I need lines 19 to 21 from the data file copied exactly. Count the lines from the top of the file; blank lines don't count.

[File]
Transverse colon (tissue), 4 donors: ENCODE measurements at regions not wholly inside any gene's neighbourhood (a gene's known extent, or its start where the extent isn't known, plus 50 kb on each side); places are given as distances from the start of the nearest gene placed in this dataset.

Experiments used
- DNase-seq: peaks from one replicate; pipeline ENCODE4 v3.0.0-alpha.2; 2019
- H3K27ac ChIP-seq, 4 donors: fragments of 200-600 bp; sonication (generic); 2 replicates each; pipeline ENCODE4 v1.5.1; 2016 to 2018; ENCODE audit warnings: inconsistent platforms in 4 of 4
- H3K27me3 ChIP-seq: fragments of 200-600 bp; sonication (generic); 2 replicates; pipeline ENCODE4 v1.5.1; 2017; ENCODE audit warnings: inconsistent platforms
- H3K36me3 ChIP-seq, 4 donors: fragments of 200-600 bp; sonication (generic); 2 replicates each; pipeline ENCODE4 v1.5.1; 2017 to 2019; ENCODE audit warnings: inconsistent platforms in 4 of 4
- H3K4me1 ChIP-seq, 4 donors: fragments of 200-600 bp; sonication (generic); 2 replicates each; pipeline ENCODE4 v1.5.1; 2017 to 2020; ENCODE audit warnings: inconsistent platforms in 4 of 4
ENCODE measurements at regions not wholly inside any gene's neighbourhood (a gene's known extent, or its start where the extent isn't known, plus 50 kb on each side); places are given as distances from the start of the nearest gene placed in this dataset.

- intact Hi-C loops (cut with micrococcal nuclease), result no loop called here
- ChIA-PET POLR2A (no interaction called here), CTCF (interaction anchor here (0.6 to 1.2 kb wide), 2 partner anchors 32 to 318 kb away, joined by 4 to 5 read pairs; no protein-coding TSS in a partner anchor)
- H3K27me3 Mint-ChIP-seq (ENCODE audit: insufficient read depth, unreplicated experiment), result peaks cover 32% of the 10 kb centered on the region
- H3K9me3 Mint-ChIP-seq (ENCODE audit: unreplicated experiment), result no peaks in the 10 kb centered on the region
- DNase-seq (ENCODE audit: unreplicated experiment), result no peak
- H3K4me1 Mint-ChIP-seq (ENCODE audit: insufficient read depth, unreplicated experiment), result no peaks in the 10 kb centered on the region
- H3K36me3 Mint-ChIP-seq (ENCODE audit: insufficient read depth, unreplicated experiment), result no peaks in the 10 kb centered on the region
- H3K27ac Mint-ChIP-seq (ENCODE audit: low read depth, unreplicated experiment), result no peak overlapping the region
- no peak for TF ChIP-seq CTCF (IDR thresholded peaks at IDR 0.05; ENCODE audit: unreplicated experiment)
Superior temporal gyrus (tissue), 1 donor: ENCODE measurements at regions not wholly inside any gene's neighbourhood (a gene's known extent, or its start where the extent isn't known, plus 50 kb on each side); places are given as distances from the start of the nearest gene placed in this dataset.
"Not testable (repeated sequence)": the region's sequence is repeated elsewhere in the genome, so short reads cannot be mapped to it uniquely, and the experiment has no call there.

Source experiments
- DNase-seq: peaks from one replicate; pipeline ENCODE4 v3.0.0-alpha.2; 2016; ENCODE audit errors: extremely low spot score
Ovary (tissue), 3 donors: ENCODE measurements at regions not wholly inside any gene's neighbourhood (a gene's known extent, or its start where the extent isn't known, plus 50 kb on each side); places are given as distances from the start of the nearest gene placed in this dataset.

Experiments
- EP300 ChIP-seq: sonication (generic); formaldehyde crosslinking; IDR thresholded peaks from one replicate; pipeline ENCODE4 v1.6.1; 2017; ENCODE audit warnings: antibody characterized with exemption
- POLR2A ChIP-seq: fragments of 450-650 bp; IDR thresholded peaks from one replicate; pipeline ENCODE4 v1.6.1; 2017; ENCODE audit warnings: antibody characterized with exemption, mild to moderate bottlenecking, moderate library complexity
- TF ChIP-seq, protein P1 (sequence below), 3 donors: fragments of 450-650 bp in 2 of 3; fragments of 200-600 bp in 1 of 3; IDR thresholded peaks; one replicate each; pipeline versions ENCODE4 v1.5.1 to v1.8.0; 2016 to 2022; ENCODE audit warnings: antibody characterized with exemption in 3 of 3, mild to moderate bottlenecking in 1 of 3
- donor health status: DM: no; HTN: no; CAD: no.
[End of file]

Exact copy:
"Not testable (repeated sequence)": the region's sequence is repeated elsewhere in the genome, so short reads cannot be mapped to it uniquely, and the experiment has no call there.

Source experiments
- DNase-seq: peaks from one replicate; pipeline ENCODE4 v3.0.0-alpha.2; 2016; ENCODE audit errors: extremely low spot score